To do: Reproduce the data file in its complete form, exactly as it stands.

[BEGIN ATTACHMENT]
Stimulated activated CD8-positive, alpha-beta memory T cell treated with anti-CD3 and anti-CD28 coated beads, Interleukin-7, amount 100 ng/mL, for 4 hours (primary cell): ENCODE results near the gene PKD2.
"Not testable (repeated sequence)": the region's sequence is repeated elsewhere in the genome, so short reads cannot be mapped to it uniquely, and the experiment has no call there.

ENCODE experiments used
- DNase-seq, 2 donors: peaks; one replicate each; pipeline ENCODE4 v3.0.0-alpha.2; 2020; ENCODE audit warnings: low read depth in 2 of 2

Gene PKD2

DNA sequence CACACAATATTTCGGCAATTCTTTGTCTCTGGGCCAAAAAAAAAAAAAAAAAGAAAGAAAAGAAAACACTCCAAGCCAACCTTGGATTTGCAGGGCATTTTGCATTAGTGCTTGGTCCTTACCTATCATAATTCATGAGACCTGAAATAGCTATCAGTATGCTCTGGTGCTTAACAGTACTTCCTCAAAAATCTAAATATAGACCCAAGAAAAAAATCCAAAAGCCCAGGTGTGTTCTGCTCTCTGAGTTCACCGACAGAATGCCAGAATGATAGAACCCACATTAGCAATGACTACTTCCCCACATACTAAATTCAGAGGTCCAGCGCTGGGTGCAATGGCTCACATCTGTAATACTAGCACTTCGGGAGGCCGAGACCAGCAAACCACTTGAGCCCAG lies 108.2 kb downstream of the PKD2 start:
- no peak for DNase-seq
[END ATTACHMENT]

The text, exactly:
Stimulated activated CD8-positive, alpha-beta memory T cell treated with anti-CD3 and anti-CD28 coated beads, Interleukin-7, amount 100 ng/mL, for 4 hours (primary cell): ENCODE results near the gene PKD2.
"Not testable (repeated sequence)": the region's sequence is repeated elsewhere in the genome, so short reads cannot be mapped to it uniquely, and the experiment has no call there.

ENCODE experiments used
- DNase-seq, 2 donors: peaks; one replicate each; pipeline ENCODE4 v3.0.0-alpha.2; 2020; ENCODE audit warnings: low read depth in 2 of 2

Gene PKD2

DNA sequence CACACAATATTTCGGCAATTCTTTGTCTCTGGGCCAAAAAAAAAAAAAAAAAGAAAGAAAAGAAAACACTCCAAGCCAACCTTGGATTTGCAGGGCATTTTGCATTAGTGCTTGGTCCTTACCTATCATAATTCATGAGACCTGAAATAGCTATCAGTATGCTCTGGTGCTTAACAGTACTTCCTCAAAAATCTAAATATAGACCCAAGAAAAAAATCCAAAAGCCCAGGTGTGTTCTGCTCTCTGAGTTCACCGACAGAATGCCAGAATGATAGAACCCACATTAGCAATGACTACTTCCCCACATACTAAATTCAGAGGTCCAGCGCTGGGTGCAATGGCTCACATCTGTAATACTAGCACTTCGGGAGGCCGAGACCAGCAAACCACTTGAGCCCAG lies 108.2 kb downstream of the PKD2 start:
- no peak for DNase-seq